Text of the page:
Steve Guardala | ????? | 07/16/2007
(4 out of 5 stars)
"This is not really about teen angst. It truly is about the character of Jimmy & the band itself. The concept of a mod growing up in the 1960's tumult was refreshing, because this youth was not actually a malcontent. A theme that has been played out ad infinatum over the decades. Peter Townsend's theme is the song "Love Reign Oe'r Me, Daltrey's is Helpless Dancer, Moon's is Bell Boy, & Entwhistle's is I'm One."
Like "Tommy," Quadrophenia told the tale of a young man who suffers a personality split. Before long this nonconformist finds vast dissillusionment with what he thought would make him happy. Predictably, he falls into the pit of alcohol & drugs. In the end Jimmy's fate remains uncertain, a pleasant surprise for the imagination.
Musically, Quadrophenia's songs are linked by the Love Reign Oe'r Me & the fine synthesizer that balances it. I also preferred the full length songs, when compared to tommy's several short tunes. All in all, a fine collective creation by a band that truly worked well together."
One of the best rock films to date
Rocco Dormarunno | Brooklyn, NY | 03/20/2006
(5 out of 5 stars)
"Very few movies based on rock albums are ever any good. "Quadrophenia" is the exception to this theory. Considering the relative inexperience of cast and crew alike, the producers have pulled off the unexpected: a rock film that doesn't bow down to the egos of the rock stars; a low budget, anti-special effect film; a teen film that doesn't condescend to the teens in the film and the audience; and, ultimately, a script that is not dictated to by the songs on the album. In fact several key songs from the album aren't even in the film--not the least of which is "The Punk Versus The Godfather".
What I enjoyed about the film, also, was that it doesn't just portray the working-class teen as a malcontent who can't identify with anything. Instead, Jimmy (played brilliantly by Phil Daniels) rebels against Rockers, the "establishment", older people, etc.; however, his desire for independence only goes so far because he MUST be a Mod. And here is the real ambivalence of adolescence--the desire to be free and the need to fit in.
This edition has some fun extras. The director's commentary, although occasionally bogged down in technical stuff, is eye-opening to the era represented in the film. The high-speed London to Brighton trip is enjoyable. The Mod/Rocker Quiz was also fun--but beware of one of the endings! In sum, this is a worthwhile film to own."
STILL one of the definitive movies of a lost era...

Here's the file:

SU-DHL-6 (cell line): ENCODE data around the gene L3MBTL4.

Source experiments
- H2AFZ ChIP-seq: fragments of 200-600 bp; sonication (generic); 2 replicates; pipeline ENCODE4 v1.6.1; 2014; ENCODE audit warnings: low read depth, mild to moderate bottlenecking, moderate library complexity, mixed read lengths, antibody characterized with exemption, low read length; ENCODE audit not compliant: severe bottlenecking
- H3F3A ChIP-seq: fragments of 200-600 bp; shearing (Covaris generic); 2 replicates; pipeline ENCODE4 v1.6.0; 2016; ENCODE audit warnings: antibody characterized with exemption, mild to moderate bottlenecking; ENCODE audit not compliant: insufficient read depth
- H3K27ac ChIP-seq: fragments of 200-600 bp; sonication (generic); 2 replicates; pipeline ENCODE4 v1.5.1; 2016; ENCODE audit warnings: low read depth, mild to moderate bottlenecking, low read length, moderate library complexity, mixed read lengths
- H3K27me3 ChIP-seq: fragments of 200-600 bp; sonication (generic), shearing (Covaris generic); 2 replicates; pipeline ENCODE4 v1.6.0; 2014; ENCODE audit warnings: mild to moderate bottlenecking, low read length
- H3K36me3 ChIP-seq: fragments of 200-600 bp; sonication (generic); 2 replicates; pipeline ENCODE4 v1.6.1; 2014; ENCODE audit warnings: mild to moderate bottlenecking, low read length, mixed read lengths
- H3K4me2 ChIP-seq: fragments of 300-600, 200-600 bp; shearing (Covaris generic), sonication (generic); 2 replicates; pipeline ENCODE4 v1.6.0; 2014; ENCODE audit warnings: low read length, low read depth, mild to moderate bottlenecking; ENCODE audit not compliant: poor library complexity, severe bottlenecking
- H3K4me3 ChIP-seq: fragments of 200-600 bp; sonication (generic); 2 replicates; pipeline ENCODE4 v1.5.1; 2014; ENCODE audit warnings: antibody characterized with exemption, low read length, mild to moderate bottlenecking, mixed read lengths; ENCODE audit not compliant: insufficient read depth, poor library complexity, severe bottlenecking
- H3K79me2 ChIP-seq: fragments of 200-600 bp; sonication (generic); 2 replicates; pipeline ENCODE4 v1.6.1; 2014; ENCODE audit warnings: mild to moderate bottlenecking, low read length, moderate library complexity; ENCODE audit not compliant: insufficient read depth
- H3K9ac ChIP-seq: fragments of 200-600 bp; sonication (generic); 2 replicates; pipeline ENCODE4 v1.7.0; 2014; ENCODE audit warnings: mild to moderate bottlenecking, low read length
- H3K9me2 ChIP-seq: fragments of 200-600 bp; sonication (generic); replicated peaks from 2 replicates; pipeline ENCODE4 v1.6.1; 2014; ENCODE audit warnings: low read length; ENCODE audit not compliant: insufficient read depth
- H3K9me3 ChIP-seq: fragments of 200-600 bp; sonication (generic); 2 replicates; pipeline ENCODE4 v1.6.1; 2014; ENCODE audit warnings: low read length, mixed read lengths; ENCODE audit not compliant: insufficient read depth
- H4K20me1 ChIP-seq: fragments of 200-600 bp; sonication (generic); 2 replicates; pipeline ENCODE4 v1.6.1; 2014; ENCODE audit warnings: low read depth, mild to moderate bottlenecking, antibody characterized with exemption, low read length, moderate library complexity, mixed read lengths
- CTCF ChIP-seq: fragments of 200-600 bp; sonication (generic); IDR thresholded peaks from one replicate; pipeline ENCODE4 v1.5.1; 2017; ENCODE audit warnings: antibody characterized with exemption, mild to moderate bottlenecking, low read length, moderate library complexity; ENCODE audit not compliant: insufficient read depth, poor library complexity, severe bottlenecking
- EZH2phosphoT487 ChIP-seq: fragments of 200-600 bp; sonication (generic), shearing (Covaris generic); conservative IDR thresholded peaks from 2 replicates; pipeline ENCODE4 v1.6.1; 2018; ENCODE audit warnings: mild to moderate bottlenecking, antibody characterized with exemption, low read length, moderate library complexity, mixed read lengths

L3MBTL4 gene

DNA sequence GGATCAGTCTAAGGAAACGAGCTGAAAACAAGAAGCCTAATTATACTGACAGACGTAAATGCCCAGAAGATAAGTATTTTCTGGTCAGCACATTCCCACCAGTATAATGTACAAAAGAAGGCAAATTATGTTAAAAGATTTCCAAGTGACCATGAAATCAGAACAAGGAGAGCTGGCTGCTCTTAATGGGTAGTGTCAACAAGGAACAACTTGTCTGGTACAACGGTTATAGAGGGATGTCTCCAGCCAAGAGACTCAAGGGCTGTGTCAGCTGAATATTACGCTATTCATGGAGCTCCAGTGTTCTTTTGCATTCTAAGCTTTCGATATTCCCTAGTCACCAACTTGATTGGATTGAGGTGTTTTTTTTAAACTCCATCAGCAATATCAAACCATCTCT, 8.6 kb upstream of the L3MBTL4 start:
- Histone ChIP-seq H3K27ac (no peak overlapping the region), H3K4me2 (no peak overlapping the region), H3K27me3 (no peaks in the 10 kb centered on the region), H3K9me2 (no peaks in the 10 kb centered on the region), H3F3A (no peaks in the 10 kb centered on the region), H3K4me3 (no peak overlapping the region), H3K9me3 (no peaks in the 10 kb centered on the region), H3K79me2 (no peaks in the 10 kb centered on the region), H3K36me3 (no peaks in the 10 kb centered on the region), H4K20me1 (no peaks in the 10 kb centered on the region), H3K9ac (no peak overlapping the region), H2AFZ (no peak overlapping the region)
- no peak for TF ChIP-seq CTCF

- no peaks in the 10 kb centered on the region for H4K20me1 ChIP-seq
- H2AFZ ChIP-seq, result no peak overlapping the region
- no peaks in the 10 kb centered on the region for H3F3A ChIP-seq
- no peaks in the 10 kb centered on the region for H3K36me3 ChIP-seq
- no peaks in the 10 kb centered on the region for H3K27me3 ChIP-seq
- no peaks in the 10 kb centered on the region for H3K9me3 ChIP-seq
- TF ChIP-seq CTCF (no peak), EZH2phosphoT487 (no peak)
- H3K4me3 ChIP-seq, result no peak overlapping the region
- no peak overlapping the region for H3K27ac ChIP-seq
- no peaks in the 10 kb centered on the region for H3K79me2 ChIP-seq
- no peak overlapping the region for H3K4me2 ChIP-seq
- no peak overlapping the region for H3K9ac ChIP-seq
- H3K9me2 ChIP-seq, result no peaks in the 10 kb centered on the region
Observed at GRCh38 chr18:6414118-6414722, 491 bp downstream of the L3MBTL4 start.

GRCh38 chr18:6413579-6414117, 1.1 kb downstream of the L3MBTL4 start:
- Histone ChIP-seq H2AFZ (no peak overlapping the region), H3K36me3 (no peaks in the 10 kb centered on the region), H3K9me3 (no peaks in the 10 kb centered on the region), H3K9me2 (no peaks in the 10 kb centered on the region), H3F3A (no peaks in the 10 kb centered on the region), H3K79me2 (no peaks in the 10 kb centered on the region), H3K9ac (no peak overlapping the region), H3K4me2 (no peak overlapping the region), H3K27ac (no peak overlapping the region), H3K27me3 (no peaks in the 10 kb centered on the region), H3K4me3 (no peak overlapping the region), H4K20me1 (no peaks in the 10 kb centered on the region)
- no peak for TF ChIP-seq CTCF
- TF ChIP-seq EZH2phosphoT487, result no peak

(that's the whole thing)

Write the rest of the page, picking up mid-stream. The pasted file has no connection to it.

Erik S. Johnson | Yamhill County, OR | 07/13/2002
(4 out of 5 stars)
"This release of Quadrophenia is very good, but doesn't quite reach the superb mark. Dramatically improved from the VHS release of many moons ago, the DVD release recaptures some of the sound and fury that I recall when I first saw the movie upon its release in 1979. Visuals are improved and colors enhanced, though discretely, but there are still a number of visual flaws in the transfer (e.g., scratches in the film are preserved, as well as occasional film artifacts). The sound reinforcement REALLY improved the experience, adding depth and presence to what was once a very tinny sounding film.All of that being said, I believe Rhino did a wonderful job in the transfer, with the logical next step of preservation being a digital polishing (digitally removing scratches and artifacts, reregistering each frame, digital smoothing, etc.) I'm not sure what else can be done to improve the audio track, as apparently it was pulled from the optical track on the film master (no separate mag tapes?) Rhino is not Lucasfilm, and they don't have access to the $100MM post-processing digital labs of the latter, so I have no expecations of any digital magic on an indie cult classic like Quadrophenia. Hey, this is a movie about '60's Brits, and it definitely retains that '60's feel!! Isn't that what indie flicks are all about?This is a wonderful remastered movie, with great extras, and it retains the same visceral punch as it did when first released. A superb companion to the masterpiece album by The Who that is its namesake, I highly recommend it. Four stars of five.P.S. If you've never seen Quadrophenia before, I strongly suggest listening to and studying the entire musical album two or three times prior to viewing the movie. The emotion and fury unleashed by The Who in this album is virtually unmatched by any other album or artist at any time -- it truly is a modern musical masterpiece, and far surpasses Pete's original (and overhyped) opera, Tommy, in scope, range, and maturity. Twenty five years later, and this album is still as incredible and vital as the day it was released. Finally, go in peace, Ox, for we do miss you..."